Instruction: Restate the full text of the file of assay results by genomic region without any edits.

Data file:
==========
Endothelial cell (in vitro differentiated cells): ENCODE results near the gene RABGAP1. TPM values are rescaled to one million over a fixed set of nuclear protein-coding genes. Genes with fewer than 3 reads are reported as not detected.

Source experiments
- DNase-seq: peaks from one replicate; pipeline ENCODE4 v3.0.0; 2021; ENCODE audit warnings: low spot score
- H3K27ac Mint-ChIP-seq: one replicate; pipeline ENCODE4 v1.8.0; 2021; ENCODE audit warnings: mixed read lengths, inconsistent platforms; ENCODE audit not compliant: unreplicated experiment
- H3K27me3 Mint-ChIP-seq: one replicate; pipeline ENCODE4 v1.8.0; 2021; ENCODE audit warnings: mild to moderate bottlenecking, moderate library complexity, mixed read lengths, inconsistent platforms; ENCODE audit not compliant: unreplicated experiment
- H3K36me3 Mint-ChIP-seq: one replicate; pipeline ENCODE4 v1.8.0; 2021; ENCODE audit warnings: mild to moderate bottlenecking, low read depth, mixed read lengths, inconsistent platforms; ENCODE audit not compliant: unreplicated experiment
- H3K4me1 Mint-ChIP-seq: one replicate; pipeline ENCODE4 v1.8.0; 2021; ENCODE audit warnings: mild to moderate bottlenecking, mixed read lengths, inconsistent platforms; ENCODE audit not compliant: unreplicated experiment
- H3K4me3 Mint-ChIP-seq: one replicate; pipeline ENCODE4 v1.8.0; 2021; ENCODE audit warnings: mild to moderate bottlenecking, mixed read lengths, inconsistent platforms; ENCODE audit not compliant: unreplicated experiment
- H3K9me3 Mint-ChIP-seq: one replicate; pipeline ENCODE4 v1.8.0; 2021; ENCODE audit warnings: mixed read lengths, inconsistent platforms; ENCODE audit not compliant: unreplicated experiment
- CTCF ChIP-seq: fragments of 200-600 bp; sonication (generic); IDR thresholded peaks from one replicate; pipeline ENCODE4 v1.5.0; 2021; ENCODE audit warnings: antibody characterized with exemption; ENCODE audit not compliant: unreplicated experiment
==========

Endothelial cell (in vitro differentiated cells): ENCODE results near the gene RABGAP1. TPM values are rescaled to one million over a fixed set of nuclear protein-coding genes. Genes with fewer than 3 reads are reported as not detected.

Source experiments
- DNase-seq: peaks from one replicate; pipeline ENCODE4 v3.0.0; 2021; ENCODE audit warnings: low spot score
- H3K27ac Mint-ChIP-seq: one replicate; pipeline ENCODE4 v1.8.0; 2021; ENCODE audit warnings: mixed read lengths, inconsistent platforms; ENCODE audit not compliant: unreplicated experiment
- H3K27me3 Mint-ChIP-seq: one replicate; pipeline ENCODE4 v1.8.0; 2021; ENCODE audit warnings: mild to moderate bottlenecking, moderate library complexity, mixed read lengths, inconsistent platforms; ENCODE audit not compliant: unreplicated experiment
- H3K36me3 Mint-ChIP-seq: one replicate; pipeline ENCODE4 v1.8.0; 2021; ENCODE audit warnings: mild to moderate bottlenecking, low read depth, mixed read lengths, inconsistent platforms; ENCODE audit not compliant: unreplicated experiment
- H3K4me1 Mint-ChIP-seq: one replicate; pipeline ENCODE4 v1.8.0; 2021; ENCODE audit warnings: mild to moderate bottlenecking, mixed read lengths, inconsistent platforms; ENCODE audit not compliant: unreplicated experiment
- H3K4me3 Mint-ChIP-seq: one replicate; pipeline ENCODE4 v1.8.0; 2021; ENCODE audit warnings: mild to moderate bottlenecking, mixed read lengths, inconsistent platforms; ENCODE audit not compliant: unreplicated experiment
- H3K9me3 Mint-ChIP-seq: one replicate; pipeline ENCODE4 v1.8.0; 2021; ENCODE audit warnings: mixed read lengths, inconsistent platforms; ENCODE audit not compliant: unreplicated experiment
- CTCF ChIP-seq: fragments of 200-600 bp; sonication (generic); IDR thresholded peaks from one replicate; pipeline ENCODE4 v1.5.0; 2021; ENCODE audit warnings: antibody characterized with exemption; ENCODE audit not compliant: unreplicated experiment